Plaza Blanca is an area of Abiquiu largely hidden from the casual traveler, but is well worth the visit. Artist Georgia O’Keefe painted here and for the photographer, it is pure gold.
There are no signs directing you to the area; you have to find it on your own. Briefly, drive US 84 to County Road 155, which is just west of Bode’s General Store and the village of Abiquiu. Take 155 about 2.3 miles (mostly paved but smooth where it’s not) to the entrance of Dar al Islam on your left. Turn into Dar al Islam and drive about 3/4 mile to the small parking area on your right when the road splits. The dirt access road is relatively smooth; no problem getting to the area in dry weather. (Note: this is private property to which Dar al Islam generously allows public access. You should check with them before doing any commercial photography.)
There are a relatively limited number of traditional (i.e., printed) photography guides. For many years Laurent Martres’ guides to the Southwest have been the most popular general guidebooks. Anyone planning a photo trip to the Southwest would be well-served by his books.
However, there are two other resources that I want to bring to photographers’ attention, both written by photographer Cheyenne L Rouse. Cheyenne is one of the best-known photographers in the Southwest and she knows the area intimately from her own work and from the tours and workshops she conducts. She has distilled some of her favorite locations in New Mexico and Utah into two e-books available only from her web site.
I have used both guides and have frequently consulted them before trips to the Four Corners area. If a PDF could be dog-eared, mine would be well-worn.
Martres’ books are very useful; however they tend to offer very brief descriptions of many sites. It can be difficult to know whether a lesser-known location is really worth the time and trouble. Continue reading “Cheyenne Rouse’s Photoguides”→
Let me begin by saying that I have mixed feelings about the Taos Pueblo. On the one hand, it is stunningly beautiful and located in an equally beautiful location. The lines and colors of the adobe homes are visually appealing, especially to a photographer. The fact that the inhabitants choose to live without electricity and running water is also impressive and makes a visitor reflect about such a lifestyle. The nearby cemetery with its wooden crosses and church ruin are evocative and remind you of the lengthy history of the pueblo. Add several friendly dogs soaking up the sun, and you have a unique community that is a sharp contrast to nearby Taos, which is pleasant enough, but highly commercialized. I went in mid-September and there were dozens of visitors, so get there when it first opens and shoot the pueblo first and then the cemetery.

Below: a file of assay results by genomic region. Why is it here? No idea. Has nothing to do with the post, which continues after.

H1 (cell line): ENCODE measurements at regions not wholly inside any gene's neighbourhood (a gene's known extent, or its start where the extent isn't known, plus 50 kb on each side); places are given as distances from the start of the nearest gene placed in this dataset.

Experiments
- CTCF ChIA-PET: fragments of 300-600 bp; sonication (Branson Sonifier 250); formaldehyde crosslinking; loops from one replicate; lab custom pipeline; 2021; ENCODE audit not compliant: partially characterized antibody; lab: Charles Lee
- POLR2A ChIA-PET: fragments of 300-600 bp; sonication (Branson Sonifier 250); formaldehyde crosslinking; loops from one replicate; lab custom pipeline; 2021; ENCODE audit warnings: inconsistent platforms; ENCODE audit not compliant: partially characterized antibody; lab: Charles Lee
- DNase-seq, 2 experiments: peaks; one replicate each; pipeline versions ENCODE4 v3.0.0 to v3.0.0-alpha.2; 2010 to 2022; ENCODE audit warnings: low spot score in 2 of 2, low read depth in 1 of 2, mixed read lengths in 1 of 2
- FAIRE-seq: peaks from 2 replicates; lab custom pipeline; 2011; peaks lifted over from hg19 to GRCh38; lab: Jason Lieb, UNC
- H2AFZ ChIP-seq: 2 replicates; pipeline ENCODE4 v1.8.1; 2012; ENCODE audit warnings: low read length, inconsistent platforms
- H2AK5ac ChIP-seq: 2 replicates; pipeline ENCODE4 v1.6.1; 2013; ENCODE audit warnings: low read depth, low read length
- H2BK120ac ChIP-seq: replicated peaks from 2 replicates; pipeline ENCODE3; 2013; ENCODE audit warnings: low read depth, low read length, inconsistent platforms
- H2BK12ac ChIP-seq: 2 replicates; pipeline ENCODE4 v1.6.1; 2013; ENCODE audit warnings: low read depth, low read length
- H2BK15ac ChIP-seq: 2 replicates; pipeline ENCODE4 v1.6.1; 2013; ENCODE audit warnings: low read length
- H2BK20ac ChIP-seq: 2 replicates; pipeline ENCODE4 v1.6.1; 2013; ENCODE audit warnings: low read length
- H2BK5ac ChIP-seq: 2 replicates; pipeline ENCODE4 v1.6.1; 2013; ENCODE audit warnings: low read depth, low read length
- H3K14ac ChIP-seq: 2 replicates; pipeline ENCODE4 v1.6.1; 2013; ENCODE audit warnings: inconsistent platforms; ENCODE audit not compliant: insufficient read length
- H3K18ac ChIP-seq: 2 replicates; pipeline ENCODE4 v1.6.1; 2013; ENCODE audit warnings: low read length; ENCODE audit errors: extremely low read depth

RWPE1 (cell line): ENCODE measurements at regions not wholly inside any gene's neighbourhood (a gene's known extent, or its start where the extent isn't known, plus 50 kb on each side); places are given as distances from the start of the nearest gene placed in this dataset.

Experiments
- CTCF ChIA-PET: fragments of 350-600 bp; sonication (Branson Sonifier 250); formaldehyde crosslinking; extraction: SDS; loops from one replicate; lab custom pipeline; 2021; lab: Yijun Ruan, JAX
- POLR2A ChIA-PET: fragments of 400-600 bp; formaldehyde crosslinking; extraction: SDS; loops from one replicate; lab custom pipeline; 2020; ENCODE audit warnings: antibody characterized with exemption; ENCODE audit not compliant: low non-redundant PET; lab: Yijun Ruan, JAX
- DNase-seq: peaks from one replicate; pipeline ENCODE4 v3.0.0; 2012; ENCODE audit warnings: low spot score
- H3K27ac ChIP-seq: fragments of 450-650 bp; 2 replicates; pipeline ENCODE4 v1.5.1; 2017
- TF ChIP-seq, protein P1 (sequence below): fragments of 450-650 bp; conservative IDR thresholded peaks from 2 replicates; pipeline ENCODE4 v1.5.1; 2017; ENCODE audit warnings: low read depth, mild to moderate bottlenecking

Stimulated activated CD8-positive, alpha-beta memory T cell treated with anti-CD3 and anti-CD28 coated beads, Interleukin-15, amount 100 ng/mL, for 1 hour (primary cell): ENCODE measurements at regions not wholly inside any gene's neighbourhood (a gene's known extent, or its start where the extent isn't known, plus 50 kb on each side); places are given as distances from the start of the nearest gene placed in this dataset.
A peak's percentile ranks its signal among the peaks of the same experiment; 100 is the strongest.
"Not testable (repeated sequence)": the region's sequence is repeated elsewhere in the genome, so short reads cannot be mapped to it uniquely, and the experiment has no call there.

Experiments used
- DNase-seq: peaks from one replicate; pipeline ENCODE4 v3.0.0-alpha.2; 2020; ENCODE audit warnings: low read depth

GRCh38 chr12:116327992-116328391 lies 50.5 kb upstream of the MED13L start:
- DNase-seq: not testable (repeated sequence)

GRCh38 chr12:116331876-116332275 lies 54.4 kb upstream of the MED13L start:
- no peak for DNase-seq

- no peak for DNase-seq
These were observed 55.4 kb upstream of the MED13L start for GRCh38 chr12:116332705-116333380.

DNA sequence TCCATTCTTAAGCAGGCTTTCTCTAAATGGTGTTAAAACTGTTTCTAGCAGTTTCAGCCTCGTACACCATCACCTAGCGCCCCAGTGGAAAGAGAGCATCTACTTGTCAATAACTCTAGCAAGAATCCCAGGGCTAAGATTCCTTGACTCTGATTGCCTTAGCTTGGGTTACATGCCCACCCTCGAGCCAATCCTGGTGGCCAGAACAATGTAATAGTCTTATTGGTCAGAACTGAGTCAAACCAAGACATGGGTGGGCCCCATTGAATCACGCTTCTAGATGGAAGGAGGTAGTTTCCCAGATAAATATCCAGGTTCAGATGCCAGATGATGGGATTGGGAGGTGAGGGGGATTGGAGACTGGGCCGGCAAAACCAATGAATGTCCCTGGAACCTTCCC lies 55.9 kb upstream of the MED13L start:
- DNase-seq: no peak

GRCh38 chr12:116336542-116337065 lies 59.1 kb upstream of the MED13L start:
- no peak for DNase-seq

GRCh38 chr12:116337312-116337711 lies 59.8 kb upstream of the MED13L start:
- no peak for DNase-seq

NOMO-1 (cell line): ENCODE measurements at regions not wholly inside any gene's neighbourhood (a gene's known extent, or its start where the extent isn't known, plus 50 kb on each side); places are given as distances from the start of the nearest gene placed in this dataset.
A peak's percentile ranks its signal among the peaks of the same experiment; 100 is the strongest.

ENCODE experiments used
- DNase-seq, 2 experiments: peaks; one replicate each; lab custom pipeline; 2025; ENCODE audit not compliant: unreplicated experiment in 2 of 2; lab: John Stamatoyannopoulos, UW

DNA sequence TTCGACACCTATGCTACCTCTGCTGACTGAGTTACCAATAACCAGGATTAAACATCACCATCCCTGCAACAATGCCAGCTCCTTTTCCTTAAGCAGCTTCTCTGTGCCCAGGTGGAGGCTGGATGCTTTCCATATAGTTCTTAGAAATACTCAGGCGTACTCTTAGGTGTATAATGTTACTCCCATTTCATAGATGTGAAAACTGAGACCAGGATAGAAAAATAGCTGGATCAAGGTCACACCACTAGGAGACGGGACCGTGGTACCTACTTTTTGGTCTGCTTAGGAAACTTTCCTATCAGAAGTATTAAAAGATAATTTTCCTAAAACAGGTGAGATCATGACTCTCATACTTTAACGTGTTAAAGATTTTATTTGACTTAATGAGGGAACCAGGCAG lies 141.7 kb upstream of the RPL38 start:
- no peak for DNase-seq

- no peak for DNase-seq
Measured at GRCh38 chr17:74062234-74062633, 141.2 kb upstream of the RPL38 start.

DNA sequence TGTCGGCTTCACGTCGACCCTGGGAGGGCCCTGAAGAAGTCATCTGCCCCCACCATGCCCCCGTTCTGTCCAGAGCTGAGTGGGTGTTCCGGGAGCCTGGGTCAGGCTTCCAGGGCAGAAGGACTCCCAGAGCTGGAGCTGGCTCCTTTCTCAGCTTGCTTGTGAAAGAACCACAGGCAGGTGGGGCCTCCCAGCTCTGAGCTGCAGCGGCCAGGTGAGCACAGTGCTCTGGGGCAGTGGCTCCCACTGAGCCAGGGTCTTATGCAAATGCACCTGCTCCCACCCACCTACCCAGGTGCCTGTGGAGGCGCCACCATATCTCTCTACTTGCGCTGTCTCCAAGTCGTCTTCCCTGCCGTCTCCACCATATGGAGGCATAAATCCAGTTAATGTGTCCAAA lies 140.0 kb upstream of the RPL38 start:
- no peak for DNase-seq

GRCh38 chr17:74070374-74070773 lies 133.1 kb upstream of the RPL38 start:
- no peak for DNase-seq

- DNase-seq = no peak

On the other hand, I felt uncomfortable walking through and around the living quarters of the pueblo, and wondered how I would feel if tourists landed in my neighborhood to see how my neighbors and I live. I realize that this is a choice of the tribe, and I respect that, yet I still felt self-conscious. Some areas of the pueblo are off-limits to preserve privacy and the boundaries should be respected.
Nevertheless, I highly recommend a visit to the pueblo. If you’re a photographer, first thing in the morning when the pueblo opens to the public is best for good light and a relative absence of visitors, who start spilling out of buses and wandering into your frame by mid-morning. When you pay your admission fee you are reminded that you may not photograph residents without their permission. I chose not to photograph tribe members, but concentrated instead on the adobe homes and the cemetery. Visitors are not permitted to enter the cemetery, but you can get excellent images from outside the adobe fence.
Limits aside, this is a very worthwhile place to visit and photograph, and easily the best reason to make the drive to Taos.